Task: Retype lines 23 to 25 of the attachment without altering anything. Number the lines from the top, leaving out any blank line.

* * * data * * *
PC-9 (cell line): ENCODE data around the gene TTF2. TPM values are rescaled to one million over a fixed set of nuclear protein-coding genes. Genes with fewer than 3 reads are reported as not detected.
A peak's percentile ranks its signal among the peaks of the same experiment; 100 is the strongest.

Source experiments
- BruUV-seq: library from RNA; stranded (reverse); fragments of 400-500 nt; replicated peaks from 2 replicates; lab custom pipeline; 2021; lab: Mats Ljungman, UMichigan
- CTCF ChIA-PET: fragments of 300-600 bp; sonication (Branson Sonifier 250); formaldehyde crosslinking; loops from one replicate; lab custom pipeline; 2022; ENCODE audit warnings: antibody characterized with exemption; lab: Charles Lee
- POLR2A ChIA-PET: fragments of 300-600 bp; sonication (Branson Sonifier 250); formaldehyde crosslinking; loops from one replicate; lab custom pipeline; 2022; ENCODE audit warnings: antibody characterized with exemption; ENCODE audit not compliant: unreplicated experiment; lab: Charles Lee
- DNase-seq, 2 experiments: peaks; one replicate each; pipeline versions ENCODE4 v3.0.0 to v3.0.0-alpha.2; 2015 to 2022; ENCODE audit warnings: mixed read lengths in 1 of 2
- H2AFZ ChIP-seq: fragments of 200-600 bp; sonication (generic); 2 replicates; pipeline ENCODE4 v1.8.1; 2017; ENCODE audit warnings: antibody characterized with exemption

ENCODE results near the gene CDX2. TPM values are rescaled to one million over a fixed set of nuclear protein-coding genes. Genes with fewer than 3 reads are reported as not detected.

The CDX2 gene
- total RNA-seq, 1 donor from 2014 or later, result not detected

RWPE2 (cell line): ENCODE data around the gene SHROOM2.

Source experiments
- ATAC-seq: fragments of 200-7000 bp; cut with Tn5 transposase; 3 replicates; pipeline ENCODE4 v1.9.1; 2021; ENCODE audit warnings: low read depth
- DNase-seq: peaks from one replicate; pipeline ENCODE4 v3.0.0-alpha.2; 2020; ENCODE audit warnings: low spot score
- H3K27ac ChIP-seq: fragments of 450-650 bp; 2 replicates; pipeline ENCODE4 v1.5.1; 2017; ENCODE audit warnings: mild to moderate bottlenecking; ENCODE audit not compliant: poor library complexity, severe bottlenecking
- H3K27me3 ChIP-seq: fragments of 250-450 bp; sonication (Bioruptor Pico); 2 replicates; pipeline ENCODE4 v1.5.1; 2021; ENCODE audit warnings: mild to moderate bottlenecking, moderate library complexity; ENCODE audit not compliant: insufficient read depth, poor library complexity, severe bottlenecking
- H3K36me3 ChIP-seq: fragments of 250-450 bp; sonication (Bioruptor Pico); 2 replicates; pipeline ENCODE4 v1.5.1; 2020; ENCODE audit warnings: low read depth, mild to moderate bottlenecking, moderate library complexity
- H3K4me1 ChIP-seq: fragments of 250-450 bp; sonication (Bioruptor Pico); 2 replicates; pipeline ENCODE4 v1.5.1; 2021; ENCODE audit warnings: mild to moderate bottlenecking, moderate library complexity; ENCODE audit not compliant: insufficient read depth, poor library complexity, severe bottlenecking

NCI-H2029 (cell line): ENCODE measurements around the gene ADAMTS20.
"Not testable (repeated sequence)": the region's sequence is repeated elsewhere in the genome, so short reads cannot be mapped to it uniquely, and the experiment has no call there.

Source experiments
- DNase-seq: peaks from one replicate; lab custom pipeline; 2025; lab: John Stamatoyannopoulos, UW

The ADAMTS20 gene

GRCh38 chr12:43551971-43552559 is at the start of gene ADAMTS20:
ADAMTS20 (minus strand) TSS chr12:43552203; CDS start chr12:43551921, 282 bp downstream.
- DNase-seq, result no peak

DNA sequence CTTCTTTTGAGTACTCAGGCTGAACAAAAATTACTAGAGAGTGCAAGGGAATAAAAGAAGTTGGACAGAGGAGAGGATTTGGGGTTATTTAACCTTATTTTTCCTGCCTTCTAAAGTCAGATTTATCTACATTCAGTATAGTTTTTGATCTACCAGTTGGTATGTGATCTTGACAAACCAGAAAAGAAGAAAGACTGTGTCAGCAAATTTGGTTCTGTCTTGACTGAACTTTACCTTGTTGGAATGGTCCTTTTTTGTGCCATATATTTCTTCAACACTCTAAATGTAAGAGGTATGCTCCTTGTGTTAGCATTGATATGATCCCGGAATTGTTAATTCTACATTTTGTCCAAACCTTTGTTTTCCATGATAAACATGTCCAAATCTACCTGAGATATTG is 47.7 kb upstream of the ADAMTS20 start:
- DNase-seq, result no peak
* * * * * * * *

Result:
- DNase-seq: peaks from one replicate; lab custom pipeline; 2025; lab: John Stamatoyannopoulos, UW

The ADAMTS20 gene

GRCh38 chr12:43551971-43552559 is at the start of gene ADAMTS20: